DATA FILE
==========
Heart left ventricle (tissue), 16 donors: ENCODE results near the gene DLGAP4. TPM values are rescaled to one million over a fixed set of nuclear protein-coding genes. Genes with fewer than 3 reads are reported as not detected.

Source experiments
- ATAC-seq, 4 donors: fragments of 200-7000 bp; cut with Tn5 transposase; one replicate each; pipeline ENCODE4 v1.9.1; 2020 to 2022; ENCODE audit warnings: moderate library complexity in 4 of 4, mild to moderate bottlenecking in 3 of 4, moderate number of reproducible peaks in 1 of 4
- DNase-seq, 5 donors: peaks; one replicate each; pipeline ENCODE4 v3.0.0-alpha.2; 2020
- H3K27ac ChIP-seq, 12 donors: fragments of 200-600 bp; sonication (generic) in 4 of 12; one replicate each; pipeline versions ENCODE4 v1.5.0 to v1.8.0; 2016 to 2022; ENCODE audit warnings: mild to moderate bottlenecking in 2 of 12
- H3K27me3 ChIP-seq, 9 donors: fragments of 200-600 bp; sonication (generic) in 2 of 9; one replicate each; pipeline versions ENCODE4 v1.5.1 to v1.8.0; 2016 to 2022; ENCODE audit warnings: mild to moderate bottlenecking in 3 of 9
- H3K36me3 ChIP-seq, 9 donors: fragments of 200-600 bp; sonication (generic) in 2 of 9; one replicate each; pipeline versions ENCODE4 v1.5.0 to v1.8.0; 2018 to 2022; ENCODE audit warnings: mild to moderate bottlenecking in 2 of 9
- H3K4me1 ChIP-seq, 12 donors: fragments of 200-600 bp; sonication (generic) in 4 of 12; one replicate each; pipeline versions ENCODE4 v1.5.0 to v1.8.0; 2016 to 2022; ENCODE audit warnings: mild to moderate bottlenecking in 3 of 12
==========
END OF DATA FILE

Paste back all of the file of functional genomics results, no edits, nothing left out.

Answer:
Heart left ventricle (tissue), 16 donors: ENCODE results near the gene DLGAP4. TPM values are rescaled to one million over a fixed set of nuclear protein-coding genes. Genes with fewer than 3 reads are reported as not detected.

Source experiments
- ATAC-seq, 4 donors: fragments of 200-7000 bp; cut with Tn5 transposase; one replicate each; pipeline ENCODE4 v1.9.1; 2020 to 2022; ENCODE audit warnings: moderate library complexity in 4 of 4, mild to moderate bottlenecking in 3 of 4, moderate number of reproducible peaks in 1 of 4
- DNase-seq, 5 donors: peaks; one replicate each; pipeline ENCODE4 v3.0.0-alpha.2; 2020
- H3K27ac ChIP-seq, 12 donors: fragments of 200-600 bp; sonication (generic) in 4 of 12; one replicate each; pipeline versions ENCODE4 v1.5.0 to v1.8.0; 2016 to 2022; ENCODE audit warnings: mild to moderate bottlenecking in 2 of 12
- H3K27me3 ChIP-seq, 9 donors: fragments of 200-600 bp; sonication (generic) in 2 of 9; one replicate each; pipeline versions ENCODE4 v1.5.1 to v1.8.0; 2016 to 2022; ENCODE audit warnings: mild to moderate bottlenecking in 3 of 9
- H3K36me3 ChIP-seq, 9 donors: fragments of 200-600 bp; sonication (generic) in 2 of 9; one replicate each; pipeline versions ENCODE4 v1.5.0 to v1.8.0; 2018 to 2022; ENCODE audit warnings: mild to moderate bottlenecking in 2 of 9
- H3K4me1 ChIP-seq, 12 donors: fragments of 200-600 bp; sonication (generic) in 4 of 12; one replicate each; pipeline versions ENCODE4 v1.5.0 to v1.8.0; 2016 to 2022; ENCODE audit warnings: mild to moderate bottlenecking in 3 of 12